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Some of Philly’s young professionals study how to help the schools

Photo: Kimberly Paynter/WHYY

This article was originally published in The Notebook. In August 2020, The Notebook became Chalkbeat Philadelphia.

by Elizabeth Fiedler for NewsWorks

Once your kids hit the age of 5, it’s time to move to the suburbs. Or at least that’s how it has gone for generations of middle- and upper-class parents in Philadelphia.

Most of the news out of Philadelphia schools lately has been the kind to lead city parents who have the option to start lining up a moving van: deficits, school closings, teacher layoffs, cheating scandals.

But these days some Philadelphians are taking a different approach. In neighborhoods from Graduate Hospital to East Falls to Fishtown, they’re vowing to stay put, pitching in to help their neighborhood school improve. And they’re doing this well before their children are ready for kindergarten, or even before they’re born.

Consider Ivy Olesh, a 30-year-old resident of the Graduate Hospital neighborhood who has become, for many Philly parents, a go-to source of advice on grassroots school-building.

This effort was born before her daughter was.

Before Olesh had a child, she started "Friends of Chester Arthur." Why start organizing in support of her local public school before she was even a parent?

"We wanted to sort of get involved before people felt they needed to move out of the city because their kids were just about old enough to enter school," Olesh said. Now she has a 2-year-old and vows to keep living in the city.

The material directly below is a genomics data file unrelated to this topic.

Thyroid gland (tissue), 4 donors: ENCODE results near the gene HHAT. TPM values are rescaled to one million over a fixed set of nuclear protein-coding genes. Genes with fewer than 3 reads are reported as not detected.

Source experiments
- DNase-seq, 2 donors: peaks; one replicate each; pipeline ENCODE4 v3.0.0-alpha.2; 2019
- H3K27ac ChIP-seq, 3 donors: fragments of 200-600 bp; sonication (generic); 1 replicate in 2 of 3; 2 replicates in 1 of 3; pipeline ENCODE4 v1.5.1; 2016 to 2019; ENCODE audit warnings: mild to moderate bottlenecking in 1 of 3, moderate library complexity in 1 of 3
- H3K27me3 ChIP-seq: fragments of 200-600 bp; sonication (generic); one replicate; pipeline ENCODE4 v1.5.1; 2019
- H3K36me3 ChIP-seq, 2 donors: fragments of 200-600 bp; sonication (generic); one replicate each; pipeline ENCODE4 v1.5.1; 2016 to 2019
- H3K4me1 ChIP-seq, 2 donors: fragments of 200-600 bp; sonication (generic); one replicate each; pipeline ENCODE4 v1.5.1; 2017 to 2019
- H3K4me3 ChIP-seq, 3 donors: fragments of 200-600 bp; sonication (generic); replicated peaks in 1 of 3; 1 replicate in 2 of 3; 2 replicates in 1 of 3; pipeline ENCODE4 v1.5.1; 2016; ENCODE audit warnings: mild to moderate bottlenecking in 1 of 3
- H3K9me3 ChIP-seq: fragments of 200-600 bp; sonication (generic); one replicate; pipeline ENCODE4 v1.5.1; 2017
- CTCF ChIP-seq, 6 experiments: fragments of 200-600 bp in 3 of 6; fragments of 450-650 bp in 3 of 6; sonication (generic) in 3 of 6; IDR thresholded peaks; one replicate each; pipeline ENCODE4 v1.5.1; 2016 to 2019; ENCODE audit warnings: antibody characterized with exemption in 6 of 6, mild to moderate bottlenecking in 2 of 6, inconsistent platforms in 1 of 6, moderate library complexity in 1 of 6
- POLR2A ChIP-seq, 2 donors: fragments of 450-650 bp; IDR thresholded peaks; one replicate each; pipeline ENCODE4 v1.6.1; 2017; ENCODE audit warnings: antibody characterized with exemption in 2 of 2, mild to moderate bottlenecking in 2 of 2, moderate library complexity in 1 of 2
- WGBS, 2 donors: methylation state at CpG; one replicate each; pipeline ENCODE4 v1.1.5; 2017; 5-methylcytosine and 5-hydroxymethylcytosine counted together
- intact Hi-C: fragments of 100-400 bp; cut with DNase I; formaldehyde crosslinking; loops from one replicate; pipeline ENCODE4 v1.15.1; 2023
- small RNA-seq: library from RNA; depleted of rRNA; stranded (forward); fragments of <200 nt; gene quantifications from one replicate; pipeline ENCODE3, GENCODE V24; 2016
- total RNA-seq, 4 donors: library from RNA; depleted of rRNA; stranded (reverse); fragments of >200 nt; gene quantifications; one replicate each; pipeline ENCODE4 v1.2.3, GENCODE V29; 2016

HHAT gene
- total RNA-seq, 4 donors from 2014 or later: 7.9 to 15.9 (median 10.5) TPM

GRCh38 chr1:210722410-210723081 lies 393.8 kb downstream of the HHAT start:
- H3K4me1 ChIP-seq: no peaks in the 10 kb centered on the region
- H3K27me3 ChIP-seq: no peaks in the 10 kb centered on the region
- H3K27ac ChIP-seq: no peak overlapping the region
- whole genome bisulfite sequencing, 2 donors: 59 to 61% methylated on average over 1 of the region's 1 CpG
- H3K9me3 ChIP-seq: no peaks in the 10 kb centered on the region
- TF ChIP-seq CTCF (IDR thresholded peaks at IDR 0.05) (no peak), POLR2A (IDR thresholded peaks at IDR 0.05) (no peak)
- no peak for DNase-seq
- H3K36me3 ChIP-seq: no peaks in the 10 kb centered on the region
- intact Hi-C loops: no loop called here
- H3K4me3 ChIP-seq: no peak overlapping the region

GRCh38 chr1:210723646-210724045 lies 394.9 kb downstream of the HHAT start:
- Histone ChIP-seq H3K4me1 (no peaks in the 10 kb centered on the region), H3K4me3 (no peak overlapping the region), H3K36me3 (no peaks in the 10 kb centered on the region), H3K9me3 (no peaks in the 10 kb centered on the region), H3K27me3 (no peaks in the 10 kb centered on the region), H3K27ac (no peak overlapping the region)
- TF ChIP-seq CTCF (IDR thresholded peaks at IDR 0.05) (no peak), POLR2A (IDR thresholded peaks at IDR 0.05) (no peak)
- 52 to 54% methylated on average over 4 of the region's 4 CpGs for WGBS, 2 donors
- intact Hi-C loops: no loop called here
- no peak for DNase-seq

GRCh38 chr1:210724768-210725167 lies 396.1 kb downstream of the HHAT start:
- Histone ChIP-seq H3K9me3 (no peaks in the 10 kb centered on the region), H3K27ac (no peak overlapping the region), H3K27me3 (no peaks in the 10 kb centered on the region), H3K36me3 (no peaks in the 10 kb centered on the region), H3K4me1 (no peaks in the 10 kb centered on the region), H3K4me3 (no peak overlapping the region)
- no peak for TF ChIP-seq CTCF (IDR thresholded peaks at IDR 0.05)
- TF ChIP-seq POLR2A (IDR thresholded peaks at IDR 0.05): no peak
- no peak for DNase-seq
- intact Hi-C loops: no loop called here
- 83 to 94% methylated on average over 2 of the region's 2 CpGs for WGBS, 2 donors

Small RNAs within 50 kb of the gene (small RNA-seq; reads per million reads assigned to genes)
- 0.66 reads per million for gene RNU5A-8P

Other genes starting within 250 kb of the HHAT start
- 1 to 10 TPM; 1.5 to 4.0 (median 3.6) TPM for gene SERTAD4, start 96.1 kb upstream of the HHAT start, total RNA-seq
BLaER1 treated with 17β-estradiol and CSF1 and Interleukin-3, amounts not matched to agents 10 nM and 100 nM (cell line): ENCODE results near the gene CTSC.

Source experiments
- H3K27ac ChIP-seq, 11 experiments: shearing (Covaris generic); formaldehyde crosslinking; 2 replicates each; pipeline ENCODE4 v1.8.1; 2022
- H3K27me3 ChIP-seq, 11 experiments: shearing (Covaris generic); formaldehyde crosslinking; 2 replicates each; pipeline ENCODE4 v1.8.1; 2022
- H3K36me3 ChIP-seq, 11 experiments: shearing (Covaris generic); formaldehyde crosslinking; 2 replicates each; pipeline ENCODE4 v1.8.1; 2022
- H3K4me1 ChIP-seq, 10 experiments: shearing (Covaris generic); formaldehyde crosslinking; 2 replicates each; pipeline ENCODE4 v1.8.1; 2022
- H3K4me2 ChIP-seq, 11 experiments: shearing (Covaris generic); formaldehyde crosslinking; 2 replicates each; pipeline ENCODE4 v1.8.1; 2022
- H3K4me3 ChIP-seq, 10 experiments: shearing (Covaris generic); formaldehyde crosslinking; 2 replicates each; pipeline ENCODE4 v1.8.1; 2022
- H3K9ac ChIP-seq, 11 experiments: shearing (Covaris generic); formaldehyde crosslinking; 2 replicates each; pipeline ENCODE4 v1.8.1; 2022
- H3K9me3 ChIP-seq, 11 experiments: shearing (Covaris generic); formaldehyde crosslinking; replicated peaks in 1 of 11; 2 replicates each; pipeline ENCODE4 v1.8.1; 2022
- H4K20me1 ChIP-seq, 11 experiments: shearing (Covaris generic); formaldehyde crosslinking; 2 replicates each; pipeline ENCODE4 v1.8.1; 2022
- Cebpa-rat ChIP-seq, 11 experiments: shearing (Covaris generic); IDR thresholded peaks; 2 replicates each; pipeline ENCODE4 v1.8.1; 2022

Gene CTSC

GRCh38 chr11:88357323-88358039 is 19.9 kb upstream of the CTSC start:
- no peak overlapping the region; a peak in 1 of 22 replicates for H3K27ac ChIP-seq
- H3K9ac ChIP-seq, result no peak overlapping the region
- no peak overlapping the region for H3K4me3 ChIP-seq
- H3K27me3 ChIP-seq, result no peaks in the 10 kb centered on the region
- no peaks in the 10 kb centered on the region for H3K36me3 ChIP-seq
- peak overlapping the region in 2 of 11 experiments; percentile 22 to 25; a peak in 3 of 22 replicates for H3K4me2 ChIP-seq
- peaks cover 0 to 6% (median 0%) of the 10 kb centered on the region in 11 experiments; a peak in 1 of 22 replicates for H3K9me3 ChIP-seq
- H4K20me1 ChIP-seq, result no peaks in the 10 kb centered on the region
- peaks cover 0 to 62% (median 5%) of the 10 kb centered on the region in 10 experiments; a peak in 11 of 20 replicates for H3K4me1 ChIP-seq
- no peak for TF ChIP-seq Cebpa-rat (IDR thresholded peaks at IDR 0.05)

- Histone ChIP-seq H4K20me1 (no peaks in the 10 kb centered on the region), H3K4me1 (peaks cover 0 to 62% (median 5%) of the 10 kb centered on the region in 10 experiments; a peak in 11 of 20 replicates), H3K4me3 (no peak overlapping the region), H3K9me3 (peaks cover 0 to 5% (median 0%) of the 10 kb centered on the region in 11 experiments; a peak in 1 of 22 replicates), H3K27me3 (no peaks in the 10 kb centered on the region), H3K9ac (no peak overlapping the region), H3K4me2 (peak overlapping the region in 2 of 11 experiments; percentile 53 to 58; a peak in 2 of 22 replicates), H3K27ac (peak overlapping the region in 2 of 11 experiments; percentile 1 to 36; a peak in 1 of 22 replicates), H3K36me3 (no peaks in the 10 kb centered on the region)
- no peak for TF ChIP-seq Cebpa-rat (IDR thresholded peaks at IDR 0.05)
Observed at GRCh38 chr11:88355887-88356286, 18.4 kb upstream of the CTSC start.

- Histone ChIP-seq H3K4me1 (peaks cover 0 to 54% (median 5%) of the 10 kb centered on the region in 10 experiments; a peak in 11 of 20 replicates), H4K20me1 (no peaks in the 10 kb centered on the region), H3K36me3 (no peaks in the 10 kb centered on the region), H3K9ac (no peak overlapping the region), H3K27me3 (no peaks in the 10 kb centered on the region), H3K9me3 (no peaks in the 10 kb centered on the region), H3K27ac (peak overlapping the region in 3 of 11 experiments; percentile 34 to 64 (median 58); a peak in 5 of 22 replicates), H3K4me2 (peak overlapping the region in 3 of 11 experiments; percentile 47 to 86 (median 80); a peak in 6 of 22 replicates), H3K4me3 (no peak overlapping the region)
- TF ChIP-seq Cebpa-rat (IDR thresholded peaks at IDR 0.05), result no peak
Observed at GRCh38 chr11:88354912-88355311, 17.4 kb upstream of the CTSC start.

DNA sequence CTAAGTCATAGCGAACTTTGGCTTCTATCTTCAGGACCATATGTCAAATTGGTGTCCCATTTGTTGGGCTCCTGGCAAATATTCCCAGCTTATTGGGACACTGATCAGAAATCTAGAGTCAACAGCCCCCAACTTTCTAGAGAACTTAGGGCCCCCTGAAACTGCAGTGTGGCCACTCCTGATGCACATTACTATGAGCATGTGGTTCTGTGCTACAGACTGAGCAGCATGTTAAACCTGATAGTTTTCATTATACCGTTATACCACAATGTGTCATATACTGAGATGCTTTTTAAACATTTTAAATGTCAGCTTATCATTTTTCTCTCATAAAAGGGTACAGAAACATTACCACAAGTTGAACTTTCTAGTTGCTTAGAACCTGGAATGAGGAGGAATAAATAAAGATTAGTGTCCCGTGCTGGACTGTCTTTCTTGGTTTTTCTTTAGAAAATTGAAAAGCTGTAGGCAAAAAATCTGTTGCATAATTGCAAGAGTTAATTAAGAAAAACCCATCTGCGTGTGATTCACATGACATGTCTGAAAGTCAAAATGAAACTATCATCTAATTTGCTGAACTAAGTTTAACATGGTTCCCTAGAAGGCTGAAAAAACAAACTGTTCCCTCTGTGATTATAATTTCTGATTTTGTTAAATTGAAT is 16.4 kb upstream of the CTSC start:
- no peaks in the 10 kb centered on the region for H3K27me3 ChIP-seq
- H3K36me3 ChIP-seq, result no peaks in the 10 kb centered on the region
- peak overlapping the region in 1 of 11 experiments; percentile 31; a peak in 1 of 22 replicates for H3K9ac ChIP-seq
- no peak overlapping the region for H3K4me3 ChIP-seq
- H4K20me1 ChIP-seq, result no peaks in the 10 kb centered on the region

The many hours she puts in advocating for her neighborhood school come on top of the full-time job she holds — economic development work at the Philadelphia Industrial Development Corp.

Olesh says her neighborhood organization was inspired to start by a similar group at Andrew Jackson Elementary School in South Philadelphia.

Philadelphia has enough people like Ivy Olesh that, if they all stick with decisions to raise their families in the city, it could have a significant impact on Philadelphia’s demographics — and on the city school system’s ability to sustain itself.

"I think it’s really important to raise our child in the city, in diversity with access to everything that the city has to offer and everything that we love from the city," Olesh said, citing the city’s walkability as well as its cultural institutions, parks, restaurants and activities. "I really feel strongly that we owe it to our children and maybe even the next generation at large to keep everybody sort of together and not have any sort of segregation. I think sometimes you see that in the suburbs a little bit, around socioeconomic class specifically."

Like many new Philadelphia parents, Olesh says, she and her husband support public education but couldn’t ignore all the negative things they’d heard about Philadelphia public schools: "’They’re bad, they’re inadequate, they’re unsafe.’" But their solution was not to call a Realtor; it was to visit their local school.

Read the rest of this story at NewsWorks

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